A guy named Michael Krause, lives out in California, he runs a company called Krausewerkes. He made a hundred of these. Basically they are from original Luger parts. Here's the size of a regular Luger compared to the Baby Luger. So Michael Krause took an original Luger, probably less quality, I don't think he took a pristine gun and turned it into this. But I'm going to assume he took a gun that maybe had some issues, some broken parts or some pitting and he used an original gun and shrunk it down so that you can see the mag capacity is less, the barrel is shorter, it is in 9mm but the frame is almost identical. So this is made from an original German Luger but I call it a fantasy gun because it is a replica of a very expensive gun. Now I already mentioned he made a hundred of these and he sold these originally at $12,500 a piece, I believe they sold out. That's a huge amount of money for a fantasy gun.

Just my Opinion!

Now on both of these guns I'm going to tell you in my opinion. I have mixed feelings about these because I think this is adorable and it would be so much fun to own and shoot but if I'm going to spend that kind of money I want an original World War II gun. I'm sure I'm going to hear a lot of comments from most of you who want to weigh in on this topic but obviously somebody's buying this because I believe he sold all one-hundred of them.

Great Workmanship on Fantasy Gun 1

The grips are very close to original but these were made up special because remember the frame is smaller. And look at this cute little Luger magazine, looks just like an original one, you can see the difference but it looks almost… this is a lot of cleaner. Beautiful quality workmanship, I'm just amazed by what people can do. I'm not handy at all. I mean I can cut my grass but other than that I'm not handy at all.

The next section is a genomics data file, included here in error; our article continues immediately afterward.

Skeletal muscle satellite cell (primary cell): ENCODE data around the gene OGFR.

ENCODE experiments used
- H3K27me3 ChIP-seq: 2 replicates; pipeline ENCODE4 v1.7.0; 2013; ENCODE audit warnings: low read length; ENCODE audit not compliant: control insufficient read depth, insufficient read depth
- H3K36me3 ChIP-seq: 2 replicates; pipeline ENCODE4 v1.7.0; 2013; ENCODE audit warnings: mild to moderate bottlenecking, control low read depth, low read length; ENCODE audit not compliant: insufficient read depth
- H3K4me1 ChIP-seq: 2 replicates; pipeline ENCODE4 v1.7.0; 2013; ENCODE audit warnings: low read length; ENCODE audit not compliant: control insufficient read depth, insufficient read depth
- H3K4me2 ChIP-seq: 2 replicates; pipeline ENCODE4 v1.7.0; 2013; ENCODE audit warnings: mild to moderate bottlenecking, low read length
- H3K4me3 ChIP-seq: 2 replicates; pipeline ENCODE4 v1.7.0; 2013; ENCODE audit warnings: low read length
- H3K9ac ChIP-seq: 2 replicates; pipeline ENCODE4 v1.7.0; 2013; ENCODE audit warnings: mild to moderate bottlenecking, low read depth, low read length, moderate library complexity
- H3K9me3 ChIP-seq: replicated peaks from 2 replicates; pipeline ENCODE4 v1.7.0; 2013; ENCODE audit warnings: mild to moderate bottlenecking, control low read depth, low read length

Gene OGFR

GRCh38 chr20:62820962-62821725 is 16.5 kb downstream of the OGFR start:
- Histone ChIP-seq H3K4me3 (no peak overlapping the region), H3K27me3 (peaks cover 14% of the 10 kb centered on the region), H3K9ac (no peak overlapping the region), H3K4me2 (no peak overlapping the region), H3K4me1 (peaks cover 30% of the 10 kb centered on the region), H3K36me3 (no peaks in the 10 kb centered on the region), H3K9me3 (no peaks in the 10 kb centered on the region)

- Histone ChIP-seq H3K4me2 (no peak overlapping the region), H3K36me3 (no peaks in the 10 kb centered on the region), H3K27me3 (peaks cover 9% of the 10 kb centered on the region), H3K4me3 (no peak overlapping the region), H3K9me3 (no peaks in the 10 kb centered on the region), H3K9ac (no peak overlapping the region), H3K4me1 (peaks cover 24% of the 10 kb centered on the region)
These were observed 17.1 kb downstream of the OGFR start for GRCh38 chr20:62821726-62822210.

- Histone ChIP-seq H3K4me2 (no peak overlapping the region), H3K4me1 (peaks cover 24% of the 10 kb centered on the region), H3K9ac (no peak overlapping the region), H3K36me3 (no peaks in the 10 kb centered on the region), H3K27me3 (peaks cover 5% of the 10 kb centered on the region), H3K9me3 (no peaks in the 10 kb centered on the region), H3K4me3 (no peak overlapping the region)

So I don't even know how you do something like this but take a look at this holster. Again it looks like an original World War II holster which just has been cut down. You can see the spare magazine, it's a little Baby Luger mag and cute little holster, no tool by the way. This is a police-style holster by the way, the gun is military marked I should show you that. Take a look at that, that's Imperial World War I army acceptance proofs, but this holster is a police-style, not a big deal but you can see how adorable this little kit is. So we have it for sale on the website probably by the time you watch this it'll already be gone but because they're so rare I just wanted to show it to you.